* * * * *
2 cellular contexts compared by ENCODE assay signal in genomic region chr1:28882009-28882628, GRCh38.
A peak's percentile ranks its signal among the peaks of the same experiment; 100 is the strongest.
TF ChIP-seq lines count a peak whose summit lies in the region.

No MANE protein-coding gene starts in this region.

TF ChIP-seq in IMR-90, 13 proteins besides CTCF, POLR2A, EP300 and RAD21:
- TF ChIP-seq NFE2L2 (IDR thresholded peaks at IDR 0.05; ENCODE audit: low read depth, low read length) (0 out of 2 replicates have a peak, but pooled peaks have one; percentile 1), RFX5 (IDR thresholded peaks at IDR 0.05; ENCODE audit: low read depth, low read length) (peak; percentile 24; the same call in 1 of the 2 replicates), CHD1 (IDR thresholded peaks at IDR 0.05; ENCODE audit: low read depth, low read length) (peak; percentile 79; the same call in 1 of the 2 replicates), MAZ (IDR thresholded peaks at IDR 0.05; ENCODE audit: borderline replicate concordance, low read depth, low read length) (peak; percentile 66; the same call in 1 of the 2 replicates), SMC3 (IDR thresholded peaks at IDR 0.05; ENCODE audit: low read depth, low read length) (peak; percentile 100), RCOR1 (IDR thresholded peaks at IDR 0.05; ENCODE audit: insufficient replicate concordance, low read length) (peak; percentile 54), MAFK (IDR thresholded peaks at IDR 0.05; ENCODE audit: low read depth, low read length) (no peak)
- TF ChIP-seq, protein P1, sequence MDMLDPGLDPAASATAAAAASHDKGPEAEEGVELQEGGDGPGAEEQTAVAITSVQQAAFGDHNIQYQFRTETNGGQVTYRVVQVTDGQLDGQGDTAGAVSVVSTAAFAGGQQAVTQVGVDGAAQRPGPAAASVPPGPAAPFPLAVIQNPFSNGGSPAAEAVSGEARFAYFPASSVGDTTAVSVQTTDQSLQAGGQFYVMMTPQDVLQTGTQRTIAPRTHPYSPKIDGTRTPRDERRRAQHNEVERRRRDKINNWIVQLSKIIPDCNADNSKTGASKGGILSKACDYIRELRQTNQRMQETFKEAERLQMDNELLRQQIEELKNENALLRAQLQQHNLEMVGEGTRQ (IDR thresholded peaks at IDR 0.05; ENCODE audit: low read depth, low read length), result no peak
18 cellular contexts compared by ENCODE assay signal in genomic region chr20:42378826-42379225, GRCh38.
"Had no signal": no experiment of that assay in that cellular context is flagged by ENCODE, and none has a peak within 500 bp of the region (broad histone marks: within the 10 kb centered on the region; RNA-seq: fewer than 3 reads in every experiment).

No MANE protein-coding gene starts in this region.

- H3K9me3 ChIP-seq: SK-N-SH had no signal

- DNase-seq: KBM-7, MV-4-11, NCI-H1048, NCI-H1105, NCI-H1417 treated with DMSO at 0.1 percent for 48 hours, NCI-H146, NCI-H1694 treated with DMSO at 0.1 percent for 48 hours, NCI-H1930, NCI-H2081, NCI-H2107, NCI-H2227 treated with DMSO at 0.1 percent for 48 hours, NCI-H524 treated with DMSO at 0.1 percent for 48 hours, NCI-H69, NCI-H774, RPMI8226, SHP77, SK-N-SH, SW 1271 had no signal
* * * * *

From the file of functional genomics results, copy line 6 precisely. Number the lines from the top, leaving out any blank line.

- TF ChIP-seq NFE2L2 (IDR thresholded peaks at IDR 0.05; ENCODE audit: low read depth, low read length) (0 out of 2 replicates have a peak, but pooled peaks have one; percentile 1), RFX5 (IDR thresholded peaks at IDR 0.05; ENCODE audit: low read depth, low read length) (peak; percentile 24; the same call in 1 of the 2 replicates), CHD1 (IDR thresholded peaks at IDR 0.05; ENCODE audit: low read depth, low read length) (peak; percentile 79; the same call in 1 of the 2 replicates), MAZ (IDR thresholded peaks at IDR 0.05; ENCODE audit: borderline replicate concordance, low read depth, low read length) (peak; percentile 66; the same call in 1 of the 2 replicates), SMC3 (IDR thresholded peaks at IDR 0.05; ENCODE audit: low read depth, low read length) (peak; percentile 100), RCOR1 (IDR thresholded peaks at IDR 0.05; ENCODE audit: insufficient replicate concordance, low read length) (peak; percentile 54), MAFK (IDR thresholded peaks at IDR 0.05; ENCODE audit: low read depth, low read length) (no peak)